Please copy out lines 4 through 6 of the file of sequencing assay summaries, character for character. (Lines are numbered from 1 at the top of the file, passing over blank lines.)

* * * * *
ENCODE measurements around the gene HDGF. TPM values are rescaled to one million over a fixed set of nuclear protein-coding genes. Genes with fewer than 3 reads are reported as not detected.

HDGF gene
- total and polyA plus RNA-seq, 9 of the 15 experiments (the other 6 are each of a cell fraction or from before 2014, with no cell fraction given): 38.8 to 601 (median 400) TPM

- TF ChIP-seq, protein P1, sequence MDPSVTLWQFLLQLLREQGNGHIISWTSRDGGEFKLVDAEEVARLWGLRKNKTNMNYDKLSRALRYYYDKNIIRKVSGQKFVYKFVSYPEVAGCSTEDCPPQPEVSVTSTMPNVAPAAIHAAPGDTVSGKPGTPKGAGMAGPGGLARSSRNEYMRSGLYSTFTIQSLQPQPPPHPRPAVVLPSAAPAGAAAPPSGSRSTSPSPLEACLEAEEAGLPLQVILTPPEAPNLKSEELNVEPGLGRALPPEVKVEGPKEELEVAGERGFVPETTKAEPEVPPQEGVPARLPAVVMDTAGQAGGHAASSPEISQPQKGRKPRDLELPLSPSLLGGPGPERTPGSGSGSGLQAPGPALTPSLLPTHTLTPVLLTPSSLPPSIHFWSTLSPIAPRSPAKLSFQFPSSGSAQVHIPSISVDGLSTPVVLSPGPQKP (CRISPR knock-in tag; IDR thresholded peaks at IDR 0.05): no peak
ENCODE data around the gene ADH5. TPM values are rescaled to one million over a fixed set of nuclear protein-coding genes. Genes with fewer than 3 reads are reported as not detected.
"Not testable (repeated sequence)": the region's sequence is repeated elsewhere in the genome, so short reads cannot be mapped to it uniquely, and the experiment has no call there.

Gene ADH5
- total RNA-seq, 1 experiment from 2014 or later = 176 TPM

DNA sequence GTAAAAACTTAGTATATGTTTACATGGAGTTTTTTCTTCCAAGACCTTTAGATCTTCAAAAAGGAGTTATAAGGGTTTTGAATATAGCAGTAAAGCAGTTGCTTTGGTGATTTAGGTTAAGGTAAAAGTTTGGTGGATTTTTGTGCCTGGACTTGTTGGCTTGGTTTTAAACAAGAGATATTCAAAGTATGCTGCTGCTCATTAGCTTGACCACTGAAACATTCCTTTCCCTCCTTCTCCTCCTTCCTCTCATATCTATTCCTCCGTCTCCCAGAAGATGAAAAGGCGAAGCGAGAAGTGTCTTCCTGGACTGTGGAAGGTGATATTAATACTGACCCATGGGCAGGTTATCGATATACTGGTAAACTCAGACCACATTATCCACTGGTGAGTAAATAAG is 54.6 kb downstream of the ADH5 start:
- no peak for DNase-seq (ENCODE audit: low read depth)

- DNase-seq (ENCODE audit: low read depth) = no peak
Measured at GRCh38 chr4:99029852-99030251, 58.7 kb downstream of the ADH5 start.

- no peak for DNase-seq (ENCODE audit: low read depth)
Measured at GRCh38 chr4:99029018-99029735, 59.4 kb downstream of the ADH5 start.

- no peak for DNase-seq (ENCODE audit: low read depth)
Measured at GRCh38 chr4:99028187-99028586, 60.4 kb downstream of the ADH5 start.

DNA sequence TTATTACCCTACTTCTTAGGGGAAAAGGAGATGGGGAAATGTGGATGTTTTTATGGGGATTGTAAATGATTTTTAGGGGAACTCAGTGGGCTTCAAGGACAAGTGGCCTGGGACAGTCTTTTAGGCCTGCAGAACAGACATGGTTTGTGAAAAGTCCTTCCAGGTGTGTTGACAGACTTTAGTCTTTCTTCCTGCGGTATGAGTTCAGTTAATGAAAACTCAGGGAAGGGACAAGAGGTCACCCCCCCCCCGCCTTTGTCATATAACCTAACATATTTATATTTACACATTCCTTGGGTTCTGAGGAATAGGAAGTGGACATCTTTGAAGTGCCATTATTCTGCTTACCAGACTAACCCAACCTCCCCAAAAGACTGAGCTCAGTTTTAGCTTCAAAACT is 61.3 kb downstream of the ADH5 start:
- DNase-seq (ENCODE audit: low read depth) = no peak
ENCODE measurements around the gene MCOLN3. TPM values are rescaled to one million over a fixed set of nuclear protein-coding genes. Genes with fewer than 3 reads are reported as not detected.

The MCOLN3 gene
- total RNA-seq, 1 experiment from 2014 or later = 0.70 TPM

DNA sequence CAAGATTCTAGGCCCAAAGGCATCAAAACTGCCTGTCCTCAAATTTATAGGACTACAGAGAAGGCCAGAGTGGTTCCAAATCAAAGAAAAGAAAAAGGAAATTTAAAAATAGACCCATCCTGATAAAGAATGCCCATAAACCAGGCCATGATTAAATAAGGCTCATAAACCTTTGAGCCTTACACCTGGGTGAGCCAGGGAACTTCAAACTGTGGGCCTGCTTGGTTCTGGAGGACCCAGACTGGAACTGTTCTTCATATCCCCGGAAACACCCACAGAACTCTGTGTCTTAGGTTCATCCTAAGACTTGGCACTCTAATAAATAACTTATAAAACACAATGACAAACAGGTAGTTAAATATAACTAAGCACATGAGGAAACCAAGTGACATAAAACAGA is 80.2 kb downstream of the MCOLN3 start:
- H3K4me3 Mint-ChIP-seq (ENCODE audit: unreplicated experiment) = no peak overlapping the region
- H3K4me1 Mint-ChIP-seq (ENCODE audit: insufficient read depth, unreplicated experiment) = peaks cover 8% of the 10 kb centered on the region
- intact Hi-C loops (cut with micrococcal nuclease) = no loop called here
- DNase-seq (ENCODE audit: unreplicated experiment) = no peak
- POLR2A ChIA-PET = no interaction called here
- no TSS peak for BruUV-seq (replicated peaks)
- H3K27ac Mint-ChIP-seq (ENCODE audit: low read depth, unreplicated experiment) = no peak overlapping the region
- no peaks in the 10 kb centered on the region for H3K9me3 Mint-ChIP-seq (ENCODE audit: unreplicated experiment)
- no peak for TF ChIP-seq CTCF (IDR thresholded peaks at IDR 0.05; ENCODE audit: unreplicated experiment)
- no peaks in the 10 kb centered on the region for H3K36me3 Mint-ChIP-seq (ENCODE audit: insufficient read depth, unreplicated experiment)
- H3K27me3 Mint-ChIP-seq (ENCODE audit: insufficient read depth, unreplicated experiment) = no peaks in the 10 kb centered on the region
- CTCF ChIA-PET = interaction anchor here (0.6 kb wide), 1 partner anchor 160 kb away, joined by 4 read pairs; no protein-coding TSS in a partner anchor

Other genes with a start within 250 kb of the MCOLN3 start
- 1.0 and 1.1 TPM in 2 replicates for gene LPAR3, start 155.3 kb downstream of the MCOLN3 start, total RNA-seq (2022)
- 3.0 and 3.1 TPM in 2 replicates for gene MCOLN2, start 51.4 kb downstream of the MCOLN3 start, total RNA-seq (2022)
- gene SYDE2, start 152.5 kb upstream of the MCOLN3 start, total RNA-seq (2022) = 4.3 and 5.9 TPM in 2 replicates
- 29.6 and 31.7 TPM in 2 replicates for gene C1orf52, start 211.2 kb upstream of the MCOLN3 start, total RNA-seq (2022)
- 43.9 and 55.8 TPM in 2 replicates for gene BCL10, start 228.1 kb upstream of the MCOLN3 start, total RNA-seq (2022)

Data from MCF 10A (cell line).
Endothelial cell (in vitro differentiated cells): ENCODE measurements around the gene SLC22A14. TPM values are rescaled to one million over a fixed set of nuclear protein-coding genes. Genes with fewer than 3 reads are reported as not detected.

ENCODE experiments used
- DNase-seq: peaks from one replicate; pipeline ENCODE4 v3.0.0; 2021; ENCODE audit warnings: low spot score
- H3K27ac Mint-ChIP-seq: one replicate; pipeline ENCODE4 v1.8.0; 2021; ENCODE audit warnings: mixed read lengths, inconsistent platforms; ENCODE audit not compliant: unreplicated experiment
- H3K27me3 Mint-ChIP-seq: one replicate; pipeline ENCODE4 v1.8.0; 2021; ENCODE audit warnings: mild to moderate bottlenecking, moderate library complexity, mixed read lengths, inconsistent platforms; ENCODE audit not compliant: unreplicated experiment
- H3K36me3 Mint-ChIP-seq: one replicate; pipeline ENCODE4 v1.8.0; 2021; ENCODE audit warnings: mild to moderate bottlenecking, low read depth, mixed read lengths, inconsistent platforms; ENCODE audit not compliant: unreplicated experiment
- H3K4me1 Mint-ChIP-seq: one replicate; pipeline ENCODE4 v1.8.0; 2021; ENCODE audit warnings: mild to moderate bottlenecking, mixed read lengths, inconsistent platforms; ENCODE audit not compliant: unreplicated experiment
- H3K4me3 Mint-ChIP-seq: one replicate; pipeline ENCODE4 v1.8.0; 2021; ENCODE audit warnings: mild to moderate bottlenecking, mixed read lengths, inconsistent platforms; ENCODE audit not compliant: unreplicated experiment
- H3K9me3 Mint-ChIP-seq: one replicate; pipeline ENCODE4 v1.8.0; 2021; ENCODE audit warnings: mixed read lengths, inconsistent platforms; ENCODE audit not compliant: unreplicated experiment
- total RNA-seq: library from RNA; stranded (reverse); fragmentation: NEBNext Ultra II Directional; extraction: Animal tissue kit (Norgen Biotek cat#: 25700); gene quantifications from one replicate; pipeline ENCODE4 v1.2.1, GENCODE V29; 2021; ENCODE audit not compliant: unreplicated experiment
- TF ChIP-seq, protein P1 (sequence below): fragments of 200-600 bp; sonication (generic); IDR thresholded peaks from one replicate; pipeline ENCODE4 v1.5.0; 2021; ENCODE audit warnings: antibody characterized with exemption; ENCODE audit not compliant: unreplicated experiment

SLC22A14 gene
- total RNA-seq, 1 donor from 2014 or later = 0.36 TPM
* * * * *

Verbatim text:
- TF ChIP-seq, protein P1, sequence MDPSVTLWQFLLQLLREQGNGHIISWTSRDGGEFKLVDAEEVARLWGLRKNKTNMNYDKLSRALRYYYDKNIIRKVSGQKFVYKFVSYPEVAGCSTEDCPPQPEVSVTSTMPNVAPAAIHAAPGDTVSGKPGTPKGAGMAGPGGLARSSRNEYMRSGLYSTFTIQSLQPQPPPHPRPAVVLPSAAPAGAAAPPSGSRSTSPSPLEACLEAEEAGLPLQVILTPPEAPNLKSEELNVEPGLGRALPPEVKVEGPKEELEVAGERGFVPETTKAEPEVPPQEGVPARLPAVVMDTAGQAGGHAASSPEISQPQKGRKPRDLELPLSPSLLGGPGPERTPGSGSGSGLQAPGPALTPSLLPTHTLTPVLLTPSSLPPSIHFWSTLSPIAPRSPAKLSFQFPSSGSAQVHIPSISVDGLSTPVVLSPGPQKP (CRISPR knock-in tag; IDR thresholded peaks at IDR 0.05): no peak
ENCODE data around the gene ADH5. TPM values are rescaled to one million over a fixed set of nuclear protein-coding genes. Genes with fewer than 3 reads are reported as not detected.
"Not testable (repeated sequence)": the region's sequence is repeated elsewhere in the genome, so short reads cannot be mapped to it uniquely, and the experiment has no call there.